Stuff that occurs to me

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Think of this blog as a sort of nursery for my half-baked ideas hence 'stuff that occurs to me'.

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Saturday, 9 January 2010

Films that use sound in an interesting way

Edit 22 December - re-ordered clips from earliest first and to add in a brilliant interview with Walter Murch (see Apocalypse Now 1979) who, delightfully, comes out with some brilliant soundbites.

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Films that focus on something to do with sound generally interest me - I like it when someone notices something and rewinds a tape to hear something again and 'bing' - some problem is solved, or discovered.

I've added these films here because they did something that I thought was interesting with sound. This isn't about the merit or quality of a film, but about its sonic properties.

Berberian Sound Studio (2012)
OK the *entire film* is about sound, sound effects and is generally rather eerie so it scores rather highly for me :)

Sebastian (1968)
Oxford maths don Dirk Bogarde is involved in an espionage / decryption / listening project which involves intense listening to recordings or radio programmes. The opening sequence (brilliant) is sadly no longer on YouTube but some of the film's strangeness (though not its sonicness) is captured in this psychedelic segment.

Edit: Just found part 1 (50 minutes) - wonder how long it will last.

The Conversation (1974)
Gene Hackman's in this one - he records people's conversations remotely for clients but on listening to one of his tapes hears something that makes him reluctant to hand the tape over.

From Googling this film just now I discovered that Walter Murch and David Shire were behind the music in the film. David Shire also wrote the score for the original version of The Taking of Pelham One Two Three and there are a couple of interesting interviews with Walter Murch in the Radiolab podcasts - Blink and Making of Radiolab.

There's a good use of sound at the end of the Pelham film but I won't give it away if you've not seen it.

Apocalypse now (1979) - interview with Walter Murch in 2000

The sound of Vietnam
How wizard Walter Murch created a soundtrack of horror for Francis Ford Coppola's "Apocalypse Now." 
"One more wonderful thing about the way a helicopter sounds is that it has a different articulation as it passes by. You’ll hear five or six different things going on when you get into different spatial relationships to it — sometimes you’ll hear just the rotor, then you’ll hear just the turbine, then you’ll hear just the tail rotor, then you’ll hear some clanking piece of machinery, then you’ll hear low thuds. The helicopter provides you with the sound equivalent of shining a white light through a prism — you get the hidden colors of the rainbow. ... In musical terms, we thought of the helicopters as our string section. ... Small arms fire would be the woodwinds, I guess."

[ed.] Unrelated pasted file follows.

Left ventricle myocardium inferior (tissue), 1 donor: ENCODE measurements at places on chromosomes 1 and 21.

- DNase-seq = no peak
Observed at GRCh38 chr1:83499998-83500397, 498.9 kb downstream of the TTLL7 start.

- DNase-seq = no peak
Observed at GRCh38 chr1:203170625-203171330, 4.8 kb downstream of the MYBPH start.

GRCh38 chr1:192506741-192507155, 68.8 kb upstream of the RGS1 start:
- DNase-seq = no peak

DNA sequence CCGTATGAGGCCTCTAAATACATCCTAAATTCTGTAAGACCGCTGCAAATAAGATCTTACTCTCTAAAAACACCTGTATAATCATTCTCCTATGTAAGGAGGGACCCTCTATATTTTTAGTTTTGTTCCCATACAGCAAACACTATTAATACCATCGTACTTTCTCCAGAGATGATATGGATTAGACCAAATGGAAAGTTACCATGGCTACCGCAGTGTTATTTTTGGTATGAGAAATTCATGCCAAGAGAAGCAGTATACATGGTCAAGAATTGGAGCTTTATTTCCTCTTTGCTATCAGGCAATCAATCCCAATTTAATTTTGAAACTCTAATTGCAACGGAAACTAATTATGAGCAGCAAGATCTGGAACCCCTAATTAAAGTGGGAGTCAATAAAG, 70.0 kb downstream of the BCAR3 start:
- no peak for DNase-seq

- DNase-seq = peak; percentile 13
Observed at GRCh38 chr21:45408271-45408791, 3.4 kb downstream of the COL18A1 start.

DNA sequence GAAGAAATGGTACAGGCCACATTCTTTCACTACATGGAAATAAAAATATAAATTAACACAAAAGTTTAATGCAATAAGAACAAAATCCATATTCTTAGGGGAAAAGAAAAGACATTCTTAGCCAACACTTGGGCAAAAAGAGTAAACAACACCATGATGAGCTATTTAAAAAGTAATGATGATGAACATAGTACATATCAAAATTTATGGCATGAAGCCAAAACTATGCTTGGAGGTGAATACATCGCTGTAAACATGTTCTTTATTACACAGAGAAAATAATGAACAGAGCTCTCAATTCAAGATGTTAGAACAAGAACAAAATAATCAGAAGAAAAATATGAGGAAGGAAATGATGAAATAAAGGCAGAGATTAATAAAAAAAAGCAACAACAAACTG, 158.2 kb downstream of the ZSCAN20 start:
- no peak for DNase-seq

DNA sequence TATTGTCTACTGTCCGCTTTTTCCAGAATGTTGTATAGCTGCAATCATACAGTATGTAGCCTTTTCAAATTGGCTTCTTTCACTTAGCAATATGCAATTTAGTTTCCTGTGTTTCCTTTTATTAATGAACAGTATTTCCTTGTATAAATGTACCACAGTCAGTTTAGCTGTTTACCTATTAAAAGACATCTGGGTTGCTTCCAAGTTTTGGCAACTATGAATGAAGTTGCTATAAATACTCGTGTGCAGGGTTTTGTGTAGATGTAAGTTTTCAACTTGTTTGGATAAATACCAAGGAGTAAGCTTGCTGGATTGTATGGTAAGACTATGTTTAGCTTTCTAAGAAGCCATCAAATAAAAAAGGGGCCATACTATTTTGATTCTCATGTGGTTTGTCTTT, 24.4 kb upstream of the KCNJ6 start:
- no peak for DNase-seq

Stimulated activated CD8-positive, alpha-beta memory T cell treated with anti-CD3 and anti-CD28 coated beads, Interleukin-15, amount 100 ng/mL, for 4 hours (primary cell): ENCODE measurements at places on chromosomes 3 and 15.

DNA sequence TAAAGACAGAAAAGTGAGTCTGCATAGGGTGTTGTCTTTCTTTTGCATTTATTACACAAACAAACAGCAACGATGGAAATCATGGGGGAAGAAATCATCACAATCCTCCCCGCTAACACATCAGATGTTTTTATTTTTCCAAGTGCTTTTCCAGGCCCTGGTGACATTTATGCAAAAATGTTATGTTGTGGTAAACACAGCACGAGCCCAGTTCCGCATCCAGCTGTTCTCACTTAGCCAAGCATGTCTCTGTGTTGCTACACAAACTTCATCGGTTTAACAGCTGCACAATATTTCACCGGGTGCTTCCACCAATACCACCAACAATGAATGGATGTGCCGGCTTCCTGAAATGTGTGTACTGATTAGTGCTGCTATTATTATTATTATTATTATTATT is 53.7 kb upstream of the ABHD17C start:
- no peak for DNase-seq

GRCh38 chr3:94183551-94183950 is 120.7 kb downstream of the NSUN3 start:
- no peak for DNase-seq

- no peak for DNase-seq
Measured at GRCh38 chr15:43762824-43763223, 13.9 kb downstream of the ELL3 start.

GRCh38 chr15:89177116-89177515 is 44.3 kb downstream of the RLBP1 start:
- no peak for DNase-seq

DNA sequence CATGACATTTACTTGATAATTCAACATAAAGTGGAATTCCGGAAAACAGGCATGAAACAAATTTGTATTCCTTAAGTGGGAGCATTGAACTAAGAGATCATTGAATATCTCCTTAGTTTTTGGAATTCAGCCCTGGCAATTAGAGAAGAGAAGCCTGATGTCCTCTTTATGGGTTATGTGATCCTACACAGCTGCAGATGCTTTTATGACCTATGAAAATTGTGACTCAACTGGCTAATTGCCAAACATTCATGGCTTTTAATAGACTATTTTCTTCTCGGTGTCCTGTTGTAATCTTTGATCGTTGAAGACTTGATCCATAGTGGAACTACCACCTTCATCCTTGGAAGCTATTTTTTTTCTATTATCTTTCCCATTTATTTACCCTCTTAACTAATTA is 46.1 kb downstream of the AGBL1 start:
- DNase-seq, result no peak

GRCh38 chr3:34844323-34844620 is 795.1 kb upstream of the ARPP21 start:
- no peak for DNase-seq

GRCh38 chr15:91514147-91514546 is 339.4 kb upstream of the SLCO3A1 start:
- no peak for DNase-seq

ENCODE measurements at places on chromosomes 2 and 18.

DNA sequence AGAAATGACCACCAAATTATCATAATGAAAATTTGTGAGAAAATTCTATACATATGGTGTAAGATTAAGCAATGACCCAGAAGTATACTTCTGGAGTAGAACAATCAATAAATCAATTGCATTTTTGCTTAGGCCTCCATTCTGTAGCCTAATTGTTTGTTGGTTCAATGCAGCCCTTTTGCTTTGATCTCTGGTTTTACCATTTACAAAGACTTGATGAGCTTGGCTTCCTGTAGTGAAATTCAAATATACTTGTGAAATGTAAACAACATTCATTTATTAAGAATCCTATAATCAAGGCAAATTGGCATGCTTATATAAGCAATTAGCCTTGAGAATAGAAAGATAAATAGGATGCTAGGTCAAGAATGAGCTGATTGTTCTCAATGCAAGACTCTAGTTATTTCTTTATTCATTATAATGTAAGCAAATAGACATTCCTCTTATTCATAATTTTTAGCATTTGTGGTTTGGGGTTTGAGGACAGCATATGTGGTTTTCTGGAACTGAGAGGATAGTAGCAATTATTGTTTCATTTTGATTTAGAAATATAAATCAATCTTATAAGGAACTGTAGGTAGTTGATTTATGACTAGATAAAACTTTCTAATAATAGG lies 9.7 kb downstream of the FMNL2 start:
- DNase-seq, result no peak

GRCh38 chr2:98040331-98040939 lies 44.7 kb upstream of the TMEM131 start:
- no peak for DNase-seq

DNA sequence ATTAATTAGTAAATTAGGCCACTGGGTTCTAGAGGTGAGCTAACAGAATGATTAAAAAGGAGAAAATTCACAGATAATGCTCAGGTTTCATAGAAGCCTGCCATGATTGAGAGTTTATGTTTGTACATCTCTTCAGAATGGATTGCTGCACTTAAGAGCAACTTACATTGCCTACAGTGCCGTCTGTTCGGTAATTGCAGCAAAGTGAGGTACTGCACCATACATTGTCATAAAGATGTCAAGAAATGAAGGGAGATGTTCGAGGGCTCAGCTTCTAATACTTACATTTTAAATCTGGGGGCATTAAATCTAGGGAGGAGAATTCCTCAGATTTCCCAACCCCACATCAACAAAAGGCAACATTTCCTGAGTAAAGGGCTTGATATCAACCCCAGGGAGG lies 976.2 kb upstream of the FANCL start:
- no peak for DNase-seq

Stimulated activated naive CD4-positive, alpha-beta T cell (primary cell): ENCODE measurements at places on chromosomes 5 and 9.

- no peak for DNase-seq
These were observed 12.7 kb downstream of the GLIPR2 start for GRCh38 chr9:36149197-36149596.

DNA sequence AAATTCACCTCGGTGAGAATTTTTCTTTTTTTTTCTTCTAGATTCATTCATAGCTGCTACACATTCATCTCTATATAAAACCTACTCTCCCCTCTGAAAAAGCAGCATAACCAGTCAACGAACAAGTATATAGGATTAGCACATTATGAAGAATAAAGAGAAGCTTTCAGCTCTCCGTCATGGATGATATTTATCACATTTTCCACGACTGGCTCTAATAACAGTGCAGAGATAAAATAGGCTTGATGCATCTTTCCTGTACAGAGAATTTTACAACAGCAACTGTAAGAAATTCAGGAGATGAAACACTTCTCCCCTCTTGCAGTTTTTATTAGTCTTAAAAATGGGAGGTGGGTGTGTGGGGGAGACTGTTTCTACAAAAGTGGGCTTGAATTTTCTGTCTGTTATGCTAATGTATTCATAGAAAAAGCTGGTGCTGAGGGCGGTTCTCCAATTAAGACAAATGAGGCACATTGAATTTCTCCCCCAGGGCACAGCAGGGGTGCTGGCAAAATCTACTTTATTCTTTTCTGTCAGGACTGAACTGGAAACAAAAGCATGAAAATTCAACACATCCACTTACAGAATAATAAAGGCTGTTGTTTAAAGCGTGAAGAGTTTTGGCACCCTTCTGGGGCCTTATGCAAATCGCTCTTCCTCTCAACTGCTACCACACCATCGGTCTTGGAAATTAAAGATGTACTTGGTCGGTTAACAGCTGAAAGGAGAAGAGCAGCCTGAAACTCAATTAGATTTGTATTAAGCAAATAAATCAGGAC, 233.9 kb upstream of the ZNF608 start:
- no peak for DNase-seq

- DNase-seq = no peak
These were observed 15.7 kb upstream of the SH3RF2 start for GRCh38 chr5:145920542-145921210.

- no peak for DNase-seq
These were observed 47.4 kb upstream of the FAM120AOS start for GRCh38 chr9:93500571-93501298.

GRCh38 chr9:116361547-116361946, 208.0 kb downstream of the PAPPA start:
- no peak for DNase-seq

I've noticed this too - a helicopter can be rattling away when it's pointing in one direction and almost silent when it's pointing in another. I'm lucky enough to live in Blackheath / Greenwich and occasionally we get Chinook helicopters passing the heath and they do make a lovely sound.

But of course Stanley Rogers' theme tune for Apocalypse Now is also brilliant, in its own way ;)
http://www.youtube.com/watch?v=Hl_QWkvtCXI#t=03m12s (Smith and Jones).


Blow Out (1981)
John Travolta plays a sound engineer investigating video footage of a car accident, suspected to have occurred because of tampering. I think he spots an audio and video mismatch and he listens intently to pick out what might have happened.

Star Trek IV: The Voyage Home (1986)
At ~25 minutes into the film Uhuru puts the sound output of a probe device through a variety of filters and discovers that whales are trying to communicate...

Contact (1996)
Lots of good bits here - from Ellie outside listening with headphones on, everyone trying to work out what the TV signal is, and Kent hearing Ellie speak against the noise generated by the alien device.

I'm collecting more, throughout life... :-)



Further reading 

2 comments:

  1. Great list, but, what? No Requiem for a Dream?

    ReplyDelete
    Replies
    1. I've never seen it! Soundtrack's awesome though but don't really know how the other sounds are used.

      Delete

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